An evocative meditation on personal pain and dreams deferred.



A 30-something woman must reckon with judgments from her 15-year-old self.

In 2013, Luisa Arambol, a commercial food photographer, lives in the Paris apartment left to her by her late Aunt Aurelia, a woman she barely knew. Luisa has little contact with her mother, unsatisfying short-term relationships with men, and an irresponsible relationship with alcohol. In the 1990s, Luisa pops a cassette into her Walkman, hops on a bus to her home near Chartres, and nods off, waking up in Paris. She is rescued by Luisa’s neighbor Sasha, who deposits her with Luisa senior, and the two work out their connection—as well as a cover story about a long-lost cousin. Teen Luisa is horrified, regarding her older self as a sellout who compromised on artistic integrity. Even more painful to confront is both Luisas’ feelings about her sexuality and her treatment of a teenage friend who was a target of homophobic bullying. Lesbian Sasha becomes a lightning rod for adult Luisa’s conflicted feelings. As the two Luisas spend time more together, they experience greater conflict as well as a melding of sorts. The golden-hued illustrations vividly evoke the Parisian setting, with flashbacks rendered in sepia tones. The realism of the art accentuates the surreal dislocation both women experience. The story is told honestly, with no sugarcoating of painful truths, and will hold strong appeal for teen and adult readers alike. Main characters are white; there are secondary characters of color.

An evocative meditation on personal pain and dreams deferred. (Graphic fantasy. 15-adult)

Pub Date: June 20, 2018

ISBN: 978-1-59465-643-9

Page Count: 272

Publisher: Life Drawn

Review Posted Online: May 18, 2020

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Shakespeare’s fantastical dream in an appealing format that can be shared with a wider audience.


From the Manga Classics series

Manga that brings to life Shakespeare’s classic romantic comedy.

This third entry in Manga Classics’ adaptations of Shakespeare’s plays maintains their practice of reproducing the full text of the original. The black-and-white illustrations allow readers to easily follow the plot while also picking up on subtle themes that are significant to understanding the play. For example, the abundant imagery surrounding the moon is emphasized by the moon’s presence in the backgrounds of many panels throughout the book, drawing readers’ attention. Long dialogues are also explained visually, which allows young readers to grasp what is being discussed without the need for a glossary or translation into modern English. The nobility is portrayed in a typical manga fashion with large eyes, small noses, and well-defined ears—but with appropriate Grecian clothing—while the commoners are easily visually distinguishable from them in style. The guide to reading manga at the beginning unfortunately describes the right-to-left reading order as “backwards from the normal books you know,” a strangely judgment-laden description for a book using manga to broaden the cultural exposure of young readers. However, the creators’ notes at the end offer fascinating insights into the adaptation process and may inspire budding manga artists to attempt their own works.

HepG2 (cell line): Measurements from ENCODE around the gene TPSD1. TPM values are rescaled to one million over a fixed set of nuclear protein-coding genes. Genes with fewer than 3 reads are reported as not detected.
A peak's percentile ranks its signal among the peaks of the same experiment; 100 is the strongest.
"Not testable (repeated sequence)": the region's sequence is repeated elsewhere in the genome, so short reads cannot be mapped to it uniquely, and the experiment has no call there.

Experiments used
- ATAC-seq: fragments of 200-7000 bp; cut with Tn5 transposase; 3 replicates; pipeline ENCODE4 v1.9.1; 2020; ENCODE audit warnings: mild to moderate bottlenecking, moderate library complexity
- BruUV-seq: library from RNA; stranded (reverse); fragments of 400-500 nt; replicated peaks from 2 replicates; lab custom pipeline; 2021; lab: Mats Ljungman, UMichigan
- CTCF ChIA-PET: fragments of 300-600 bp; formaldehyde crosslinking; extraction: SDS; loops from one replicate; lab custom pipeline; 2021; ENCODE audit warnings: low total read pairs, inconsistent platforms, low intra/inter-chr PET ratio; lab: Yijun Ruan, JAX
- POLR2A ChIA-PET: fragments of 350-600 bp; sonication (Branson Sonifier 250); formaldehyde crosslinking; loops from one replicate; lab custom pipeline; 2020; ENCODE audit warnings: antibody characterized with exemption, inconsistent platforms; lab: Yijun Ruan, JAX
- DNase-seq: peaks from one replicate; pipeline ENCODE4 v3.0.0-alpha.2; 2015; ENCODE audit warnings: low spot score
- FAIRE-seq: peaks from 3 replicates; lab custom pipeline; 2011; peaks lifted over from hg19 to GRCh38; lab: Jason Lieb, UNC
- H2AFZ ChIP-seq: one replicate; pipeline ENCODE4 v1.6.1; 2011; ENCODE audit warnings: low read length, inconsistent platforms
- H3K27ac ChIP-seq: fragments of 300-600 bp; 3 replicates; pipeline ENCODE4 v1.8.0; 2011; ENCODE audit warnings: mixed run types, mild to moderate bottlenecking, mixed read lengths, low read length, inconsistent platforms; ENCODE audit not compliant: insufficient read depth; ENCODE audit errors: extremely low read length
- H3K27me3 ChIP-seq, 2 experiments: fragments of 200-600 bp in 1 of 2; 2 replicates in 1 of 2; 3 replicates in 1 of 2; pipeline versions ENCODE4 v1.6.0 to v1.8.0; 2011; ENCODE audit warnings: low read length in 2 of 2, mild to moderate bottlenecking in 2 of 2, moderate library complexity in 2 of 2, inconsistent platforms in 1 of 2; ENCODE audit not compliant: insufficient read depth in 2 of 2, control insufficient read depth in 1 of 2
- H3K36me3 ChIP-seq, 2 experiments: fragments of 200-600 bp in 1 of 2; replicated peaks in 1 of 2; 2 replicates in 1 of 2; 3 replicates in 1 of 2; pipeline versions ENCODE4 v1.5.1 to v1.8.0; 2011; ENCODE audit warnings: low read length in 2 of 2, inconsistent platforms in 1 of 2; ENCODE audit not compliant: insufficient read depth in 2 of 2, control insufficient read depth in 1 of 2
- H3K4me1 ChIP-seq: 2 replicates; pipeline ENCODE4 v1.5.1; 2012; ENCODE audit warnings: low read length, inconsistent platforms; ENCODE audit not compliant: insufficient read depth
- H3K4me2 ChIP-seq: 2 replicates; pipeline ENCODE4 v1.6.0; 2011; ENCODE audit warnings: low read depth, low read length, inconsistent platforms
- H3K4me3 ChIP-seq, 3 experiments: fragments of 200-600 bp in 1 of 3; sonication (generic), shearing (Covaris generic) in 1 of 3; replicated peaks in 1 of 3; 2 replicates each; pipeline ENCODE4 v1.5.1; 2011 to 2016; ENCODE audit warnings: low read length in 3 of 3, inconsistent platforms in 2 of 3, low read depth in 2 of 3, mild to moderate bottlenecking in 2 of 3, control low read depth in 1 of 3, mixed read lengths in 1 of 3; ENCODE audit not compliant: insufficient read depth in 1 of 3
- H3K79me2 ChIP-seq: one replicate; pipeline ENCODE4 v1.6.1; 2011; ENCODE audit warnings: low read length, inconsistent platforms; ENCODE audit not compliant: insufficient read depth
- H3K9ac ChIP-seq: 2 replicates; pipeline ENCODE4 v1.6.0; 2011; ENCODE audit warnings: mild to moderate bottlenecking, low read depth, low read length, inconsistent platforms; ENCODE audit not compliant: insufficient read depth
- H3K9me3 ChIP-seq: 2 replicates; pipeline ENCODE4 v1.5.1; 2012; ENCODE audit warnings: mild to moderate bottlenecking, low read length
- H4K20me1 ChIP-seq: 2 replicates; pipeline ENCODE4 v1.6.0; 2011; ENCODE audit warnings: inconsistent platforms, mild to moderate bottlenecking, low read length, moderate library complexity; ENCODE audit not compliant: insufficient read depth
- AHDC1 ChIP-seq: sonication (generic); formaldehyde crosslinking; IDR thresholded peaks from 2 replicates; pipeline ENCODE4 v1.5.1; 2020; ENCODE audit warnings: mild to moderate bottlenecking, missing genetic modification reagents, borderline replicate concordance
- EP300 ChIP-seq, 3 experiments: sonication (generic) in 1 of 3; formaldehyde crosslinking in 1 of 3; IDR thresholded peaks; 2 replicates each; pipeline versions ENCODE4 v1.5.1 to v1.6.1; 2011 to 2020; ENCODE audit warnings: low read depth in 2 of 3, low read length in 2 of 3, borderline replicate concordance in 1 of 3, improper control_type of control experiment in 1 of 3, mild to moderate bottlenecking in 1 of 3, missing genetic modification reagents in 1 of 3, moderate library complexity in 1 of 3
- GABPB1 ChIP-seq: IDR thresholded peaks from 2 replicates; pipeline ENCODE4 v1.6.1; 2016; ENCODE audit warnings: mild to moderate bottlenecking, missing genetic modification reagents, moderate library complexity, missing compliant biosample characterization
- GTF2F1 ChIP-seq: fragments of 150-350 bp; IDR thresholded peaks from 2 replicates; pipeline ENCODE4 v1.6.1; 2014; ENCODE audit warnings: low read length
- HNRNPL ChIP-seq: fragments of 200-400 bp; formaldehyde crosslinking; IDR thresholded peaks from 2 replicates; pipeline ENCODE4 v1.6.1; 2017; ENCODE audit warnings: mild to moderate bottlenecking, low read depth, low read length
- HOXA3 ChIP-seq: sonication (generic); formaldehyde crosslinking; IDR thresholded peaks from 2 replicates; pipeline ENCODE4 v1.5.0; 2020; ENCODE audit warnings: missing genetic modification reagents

Shakespeare’s fantastical dream in an appealing format that can be shared with a wider audience. (cast, creators’ notes, character design sheet) (Graphic fiction. 12-18)

Pub Date: April 16, 2019

ISBN: 978-1-947808-10-2

Page Count: 400

Publisher: Manga Classics

Review Posted Online: Feb. 13, 2019

Kirkus Reviews Issue: March 1, 2019

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A solid introduction for budding lovers of the Bard.


From the Campfire Graphic Novels series

Something is rotten in the state of Denmark.

The timeless tale of the young and disaffected Danish prince who is pushed to avenge his father’s untimely murder at the hands of his brother unfolds with straightforward briskness. Shakespeare’s text has been liberally but judiciously cut, staying true to the thematic meaning while dispensing with longer speeches (with the notable exception of the renowned “to be or not to be” soliloquy) and intermediary dialogues. Some of the more obscure language has been modernized, with a glossary of terms provided at the end; despite these efforts, readers wholly unfamiliar with the story might struggle with independent interpretation. Where this adaptation mainly excels is in its art, especially as the play builds to its tensely wrought final act. Illustrator Kumar (World War Two, 2015, etc.) pairs richly detailed interiors and exteriors with painstakingly rendered characters, each easily distinguished from their fellows through costume, hairstyle, and bearing. Human figures are generally depicted in bust or three-quarter shots, making the larger panels of full figures all the more striking. Heavily scored lines of ink form shadows, lending the otherwise bright pages a gritty air. All characters are white.

A solid introduction for budding lovers of the Bard. (biography of Shakespeare, dramatis personae, glossary) (Graphic novel. 12-18)

Pub Date: Aug. 27, 2019

ISBN: 978-93-81182-51-2

Page Count: 90

Publisher: Campfire

Review Posted Online: July 13, 2019

Kirkus Reviews Issue: Aug. 1, 2019

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